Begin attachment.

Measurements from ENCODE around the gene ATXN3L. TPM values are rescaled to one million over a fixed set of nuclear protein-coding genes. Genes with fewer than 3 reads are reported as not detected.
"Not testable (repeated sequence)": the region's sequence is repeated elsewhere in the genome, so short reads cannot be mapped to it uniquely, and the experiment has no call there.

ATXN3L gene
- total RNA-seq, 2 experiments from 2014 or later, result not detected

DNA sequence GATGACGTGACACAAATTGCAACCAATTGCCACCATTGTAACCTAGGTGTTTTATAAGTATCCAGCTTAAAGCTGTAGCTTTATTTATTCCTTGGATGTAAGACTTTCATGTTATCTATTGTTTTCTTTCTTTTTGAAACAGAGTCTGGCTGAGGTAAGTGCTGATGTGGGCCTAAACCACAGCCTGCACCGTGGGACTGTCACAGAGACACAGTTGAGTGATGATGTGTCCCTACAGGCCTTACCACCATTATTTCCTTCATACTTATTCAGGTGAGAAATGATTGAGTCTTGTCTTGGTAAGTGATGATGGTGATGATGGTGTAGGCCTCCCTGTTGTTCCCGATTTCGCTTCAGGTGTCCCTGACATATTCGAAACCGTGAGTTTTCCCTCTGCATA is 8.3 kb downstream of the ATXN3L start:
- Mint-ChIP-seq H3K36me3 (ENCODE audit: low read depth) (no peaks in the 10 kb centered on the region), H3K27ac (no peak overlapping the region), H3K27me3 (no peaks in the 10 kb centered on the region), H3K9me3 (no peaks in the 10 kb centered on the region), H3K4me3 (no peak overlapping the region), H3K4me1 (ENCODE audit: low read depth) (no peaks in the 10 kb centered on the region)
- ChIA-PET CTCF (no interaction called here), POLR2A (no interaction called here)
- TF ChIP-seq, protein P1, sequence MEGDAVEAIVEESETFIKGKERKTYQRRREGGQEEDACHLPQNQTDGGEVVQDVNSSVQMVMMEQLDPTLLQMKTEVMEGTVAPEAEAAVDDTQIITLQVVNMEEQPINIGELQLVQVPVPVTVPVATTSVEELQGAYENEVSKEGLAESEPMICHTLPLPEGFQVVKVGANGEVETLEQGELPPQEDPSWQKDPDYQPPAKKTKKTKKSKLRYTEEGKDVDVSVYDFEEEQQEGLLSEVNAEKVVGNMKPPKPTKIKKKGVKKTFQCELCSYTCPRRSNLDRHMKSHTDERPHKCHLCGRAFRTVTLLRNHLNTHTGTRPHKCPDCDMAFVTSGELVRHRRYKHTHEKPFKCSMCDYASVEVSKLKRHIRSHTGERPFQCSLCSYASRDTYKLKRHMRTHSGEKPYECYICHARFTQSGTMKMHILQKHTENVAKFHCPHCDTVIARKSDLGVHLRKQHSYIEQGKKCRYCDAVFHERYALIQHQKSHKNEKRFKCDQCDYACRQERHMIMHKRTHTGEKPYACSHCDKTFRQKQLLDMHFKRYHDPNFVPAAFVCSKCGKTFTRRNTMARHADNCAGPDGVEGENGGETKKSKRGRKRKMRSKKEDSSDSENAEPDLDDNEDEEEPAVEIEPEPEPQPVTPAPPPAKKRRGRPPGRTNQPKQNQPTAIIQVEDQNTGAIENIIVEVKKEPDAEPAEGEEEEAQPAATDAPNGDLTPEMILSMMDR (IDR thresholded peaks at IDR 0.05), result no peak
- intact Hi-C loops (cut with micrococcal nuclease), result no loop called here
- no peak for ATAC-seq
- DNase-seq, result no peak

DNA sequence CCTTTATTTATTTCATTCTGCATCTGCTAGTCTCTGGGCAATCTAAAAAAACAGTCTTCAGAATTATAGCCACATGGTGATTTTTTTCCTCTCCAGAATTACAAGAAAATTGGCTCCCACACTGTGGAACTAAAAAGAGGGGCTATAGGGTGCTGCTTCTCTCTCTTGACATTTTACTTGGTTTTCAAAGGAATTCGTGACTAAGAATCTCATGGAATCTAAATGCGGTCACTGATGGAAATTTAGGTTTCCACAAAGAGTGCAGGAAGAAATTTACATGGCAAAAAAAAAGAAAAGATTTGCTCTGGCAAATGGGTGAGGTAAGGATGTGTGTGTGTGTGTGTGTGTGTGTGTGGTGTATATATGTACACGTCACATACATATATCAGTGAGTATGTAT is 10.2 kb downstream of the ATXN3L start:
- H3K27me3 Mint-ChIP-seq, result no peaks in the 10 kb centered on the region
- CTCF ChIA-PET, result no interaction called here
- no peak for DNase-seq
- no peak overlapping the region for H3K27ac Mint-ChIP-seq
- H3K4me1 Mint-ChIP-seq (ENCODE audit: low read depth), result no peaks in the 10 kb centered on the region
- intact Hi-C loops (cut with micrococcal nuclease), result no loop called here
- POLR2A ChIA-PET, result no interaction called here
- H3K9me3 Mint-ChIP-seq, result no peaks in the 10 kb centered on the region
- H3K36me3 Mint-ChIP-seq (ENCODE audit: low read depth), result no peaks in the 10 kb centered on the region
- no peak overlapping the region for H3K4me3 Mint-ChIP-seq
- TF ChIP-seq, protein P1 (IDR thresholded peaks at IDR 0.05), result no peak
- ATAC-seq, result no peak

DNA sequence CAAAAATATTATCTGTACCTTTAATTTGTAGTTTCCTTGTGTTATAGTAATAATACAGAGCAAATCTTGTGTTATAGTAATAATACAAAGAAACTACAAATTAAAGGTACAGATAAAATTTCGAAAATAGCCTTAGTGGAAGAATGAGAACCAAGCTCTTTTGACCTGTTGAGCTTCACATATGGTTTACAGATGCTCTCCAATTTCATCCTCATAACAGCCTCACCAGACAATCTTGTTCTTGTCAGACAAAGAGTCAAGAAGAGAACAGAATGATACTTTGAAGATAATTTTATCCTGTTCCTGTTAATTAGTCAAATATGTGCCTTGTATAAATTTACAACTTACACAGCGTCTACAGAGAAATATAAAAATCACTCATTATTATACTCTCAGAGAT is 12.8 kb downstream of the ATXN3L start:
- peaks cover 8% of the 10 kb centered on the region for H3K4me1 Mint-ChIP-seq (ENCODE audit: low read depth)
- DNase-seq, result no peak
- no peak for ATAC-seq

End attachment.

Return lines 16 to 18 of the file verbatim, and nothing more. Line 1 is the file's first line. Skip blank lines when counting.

- no peak overlapping the region for H3K27ac Mint-ChIP-seq
- H3K4me1 Mint-ChIP-seq (ENCODE audit: low read depth), result no peaks in the 10 kb centered on the region
- intact Hi-C loops (cut with micrococcal nuclease), result no loop called here